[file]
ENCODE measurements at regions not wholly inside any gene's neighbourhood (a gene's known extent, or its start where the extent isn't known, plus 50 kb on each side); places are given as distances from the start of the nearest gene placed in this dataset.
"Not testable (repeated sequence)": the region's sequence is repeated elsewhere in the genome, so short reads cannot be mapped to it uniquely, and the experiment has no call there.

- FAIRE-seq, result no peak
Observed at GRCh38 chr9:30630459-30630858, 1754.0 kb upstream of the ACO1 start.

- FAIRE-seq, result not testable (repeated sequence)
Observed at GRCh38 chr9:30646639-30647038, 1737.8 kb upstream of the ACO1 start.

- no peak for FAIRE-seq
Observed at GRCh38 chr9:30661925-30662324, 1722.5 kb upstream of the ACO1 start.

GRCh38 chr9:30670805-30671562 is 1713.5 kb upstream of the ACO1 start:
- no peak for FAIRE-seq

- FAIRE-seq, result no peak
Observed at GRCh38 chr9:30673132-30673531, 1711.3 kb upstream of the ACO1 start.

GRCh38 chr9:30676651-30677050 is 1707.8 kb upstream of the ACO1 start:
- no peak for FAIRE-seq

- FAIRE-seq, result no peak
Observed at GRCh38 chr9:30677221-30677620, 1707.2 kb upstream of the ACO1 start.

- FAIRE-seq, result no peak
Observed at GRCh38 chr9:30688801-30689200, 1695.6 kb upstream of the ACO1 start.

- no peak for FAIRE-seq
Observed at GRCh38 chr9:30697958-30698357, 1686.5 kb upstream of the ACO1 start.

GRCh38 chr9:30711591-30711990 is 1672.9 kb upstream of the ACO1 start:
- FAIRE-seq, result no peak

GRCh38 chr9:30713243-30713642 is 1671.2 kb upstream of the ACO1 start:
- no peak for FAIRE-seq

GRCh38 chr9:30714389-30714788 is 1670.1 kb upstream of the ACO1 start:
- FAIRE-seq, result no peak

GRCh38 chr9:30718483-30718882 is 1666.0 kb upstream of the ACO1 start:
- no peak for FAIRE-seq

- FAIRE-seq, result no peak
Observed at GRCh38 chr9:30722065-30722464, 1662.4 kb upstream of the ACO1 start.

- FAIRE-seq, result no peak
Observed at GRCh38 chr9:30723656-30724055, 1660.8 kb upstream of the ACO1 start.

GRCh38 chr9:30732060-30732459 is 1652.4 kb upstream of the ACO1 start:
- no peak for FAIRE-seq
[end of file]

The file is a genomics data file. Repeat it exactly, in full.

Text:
ENCODE measurements at regions not wholly inside any gene's neighbourhood (a gene's known extent, or its start where the extent isn't known, plus 50 kb on each side); places are given as distances from the start of the nearest gene placed in this dataset.
"Not testable (repeated sequence)": the region's sequence is repeated elsewhere in the genome, so short reads cannot be mapped to it uniquely, and the experiment has no call there.

- FAIRE-seq, result no peak
Observed at GRCh38 chr9:30630459-30630858, 1754.0 kb upstream of the ACO1 start.

- FAIRE-seq, result not testable (repeated sequence)
Observed at GRCh38 chr9:30646639-30647038, 1737.8 kb upstream of the ACO1 start.

- no peak for FAIRE-seq
Observed at GRCh38 chr9:30661925-30662324, 1722.5 kb upstream of the ACO1 start.

GRCh38 chr9:30670805-30671562 is 1713.5 kb upstream of the ACO1 start:
- no peak for FAIRE-seq

- FAIRE-seq, result no peak
Observed at GRCh38 chr9:30673132-30673531, 1711.3 kb upstream of the ACO1 start.

GRCh38 chr9:30676651-30677050 is 1707.8 kb upstream of the ACO1 start:
- no peak for FAIRE-seq

- FAIRE-seq, result no peak
Observed at GRCh38 chr9:30677221-30677620, 1707.2 kb upstream of the ACO1 start.

- FAIRE-seq, result no peak
Observed at GRCh38 chr9:30688801-30689200, 1695.6 kb upstream of the ACO1 start.

- no peak for FAIRE-seq
Observed at GRCh38 chr9:30697958-30698357, 1686.5 kb upstream of the ACO1 start.

GRCh38 chr9:30711591-30711990 is 1672.9 kb upstream of the ACO1 start:
- FAIRE-seq, result no peak

GRCh38 chr9:30713243-30713642 is 1671.2 kb upstream of the ACO1 start:
- no peak for FAIRE-seq

GRCh38 chr9:30714389-30714788 is 1670.1 kb upstream of the ACO1 start:
- FAIRE-seq, result no peak

GRCh38 chr9:30718483-30718882 is 1666.0 kb upstream of the ACO1 start:
- no peak for FAIRE-seq

- FAIRE-seq, result no peak
Observed at GRCh38 chr9:30722065-30722464, 1662.4 kb upstream of the ACO1 start.

- FAIRE-seq, result no peak
Observed at GRCh38 chr9:30723656-30724055, 1660.8 kb upstream of the ACO1 start.

GRCh38 chr9:30732060-30732459 is 1652.4 kb upstream of the ACO1 start:
- no peak for FAIRE-seq